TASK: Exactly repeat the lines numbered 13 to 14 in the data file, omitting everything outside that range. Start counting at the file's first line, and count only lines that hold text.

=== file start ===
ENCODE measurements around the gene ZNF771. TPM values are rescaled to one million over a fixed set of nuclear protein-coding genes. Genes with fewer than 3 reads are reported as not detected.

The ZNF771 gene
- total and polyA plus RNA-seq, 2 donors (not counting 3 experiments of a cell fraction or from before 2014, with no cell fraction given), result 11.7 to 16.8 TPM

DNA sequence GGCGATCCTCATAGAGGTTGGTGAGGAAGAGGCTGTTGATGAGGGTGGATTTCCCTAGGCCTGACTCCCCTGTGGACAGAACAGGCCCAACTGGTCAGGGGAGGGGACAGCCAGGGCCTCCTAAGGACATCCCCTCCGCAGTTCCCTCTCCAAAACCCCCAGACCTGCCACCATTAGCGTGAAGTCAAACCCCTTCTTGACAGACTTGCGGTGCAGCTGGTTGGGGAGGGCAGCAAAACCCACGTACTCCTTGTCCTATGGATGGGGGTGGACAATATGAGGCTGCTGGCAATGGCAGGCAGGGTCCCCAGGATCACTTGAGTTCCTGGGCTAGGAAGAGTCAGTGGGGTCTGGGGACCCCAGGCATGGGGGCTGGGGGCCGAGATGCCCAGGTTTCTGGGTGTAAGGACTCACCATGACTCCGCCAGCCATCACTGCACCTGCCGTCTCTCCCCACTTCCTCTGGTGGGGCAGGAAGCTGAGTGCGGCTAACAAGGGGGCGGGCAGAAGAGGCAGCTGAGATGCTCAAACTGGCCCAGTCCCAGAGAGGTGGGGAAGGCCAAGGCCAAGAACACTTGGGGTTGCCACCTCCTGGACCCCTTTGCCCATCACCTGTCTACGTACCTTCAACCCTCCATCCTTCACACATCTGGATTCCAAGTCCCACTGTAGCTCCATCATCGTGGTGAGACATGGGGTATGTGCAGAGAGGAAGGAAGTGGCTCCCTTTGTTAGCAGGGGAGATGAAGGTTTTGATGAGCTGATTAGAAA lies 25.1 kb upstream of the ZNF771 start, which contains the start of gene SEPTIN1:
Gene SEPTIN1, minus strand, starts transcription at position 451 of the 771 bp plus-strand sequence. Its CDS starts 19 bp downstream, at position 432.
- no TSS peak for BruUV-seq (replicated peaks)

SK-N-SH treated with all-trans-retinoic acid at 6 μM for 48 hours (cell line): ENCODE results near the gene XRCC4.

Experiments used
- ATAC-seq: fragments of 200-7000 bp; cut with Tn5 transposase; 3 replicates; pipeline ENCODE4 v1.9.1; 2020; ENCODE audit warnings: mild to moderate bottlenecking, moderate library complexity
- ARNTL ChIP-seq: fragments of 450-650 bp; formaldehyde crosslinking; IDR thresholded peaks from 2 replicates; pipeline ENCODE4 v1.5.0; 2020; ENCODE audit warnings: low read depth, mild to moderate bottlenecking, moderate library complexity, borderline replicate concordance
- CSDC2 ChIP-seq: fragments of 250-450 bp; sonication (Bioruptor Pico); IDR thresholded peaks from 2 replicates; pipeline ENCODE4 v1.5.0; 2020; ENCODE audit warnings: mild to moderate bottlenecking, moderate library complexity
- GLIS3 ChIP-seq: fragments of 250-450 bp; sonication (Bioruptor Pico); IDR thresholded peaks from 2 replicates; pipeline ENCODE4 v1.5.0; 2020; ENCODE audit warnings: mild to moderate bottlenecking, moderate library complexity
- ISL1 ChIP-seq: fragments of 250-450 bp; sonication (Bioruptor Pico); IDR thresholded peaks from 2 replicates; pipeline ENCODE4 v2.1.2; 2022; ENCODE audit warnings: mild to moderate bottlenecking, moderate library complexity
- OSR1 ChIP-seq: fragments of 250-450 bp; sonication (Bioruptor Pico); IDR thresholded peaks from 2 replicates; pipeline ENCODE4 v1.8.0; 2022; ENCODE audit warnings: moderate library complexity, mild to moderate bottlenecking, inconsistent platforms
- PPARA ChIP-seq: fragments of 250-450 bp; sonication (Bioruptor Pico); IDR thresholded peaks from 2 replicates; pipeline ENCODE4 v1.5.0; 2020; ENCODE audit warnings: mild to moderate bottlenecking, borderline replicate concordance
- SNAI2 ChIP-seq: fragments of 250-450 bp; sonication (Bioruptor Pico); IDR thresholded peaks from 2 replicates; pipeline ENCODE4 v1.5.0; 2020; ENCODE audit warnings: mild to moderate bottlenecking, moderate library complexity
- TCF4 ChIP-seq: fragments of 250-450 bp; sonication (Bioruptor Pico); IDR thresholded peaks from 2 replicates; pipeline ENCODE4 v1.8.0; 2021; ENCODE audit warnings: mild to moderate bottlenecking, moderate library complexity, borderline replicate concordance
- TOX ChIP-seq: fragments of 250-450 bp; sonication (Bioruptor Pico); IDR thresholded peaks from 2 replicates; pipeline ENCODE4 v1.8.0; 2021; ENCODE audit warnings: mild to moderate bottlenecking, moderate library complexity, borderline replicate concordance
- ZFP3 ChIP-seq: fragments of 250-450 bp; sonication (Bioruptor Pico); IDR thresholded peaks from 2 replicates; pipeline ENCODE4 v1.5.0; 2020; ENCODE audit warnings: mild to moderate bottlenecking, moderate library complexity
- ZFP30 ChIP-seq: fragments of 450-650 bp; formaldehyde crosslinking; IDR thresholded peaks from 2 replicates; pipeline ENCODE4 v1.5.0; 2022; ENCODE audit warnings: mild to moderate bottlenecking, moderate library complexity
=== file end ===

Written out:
- ISL1 ChIP-seq: fragments of 250-450 bp; sonication (Bioruptor Pico); IDR thresholded peaks from 2 replicates; pipeline ENCODE4 v2.1.2; 2022; ENCODE audit warnings: mild to moderate bottlenecking, moderate library complexity
- OSR1 ChIP-seq: fragments of 250-450 bp; sonication (Bioruptor Pico); IDR thresholded peaks from 2 replicates; pipeline ENCODE4 v1.8.0; 2022; ENCODE audit warnings: moderate library complexity, mild to moderate bottlenecking, inconsistent platforms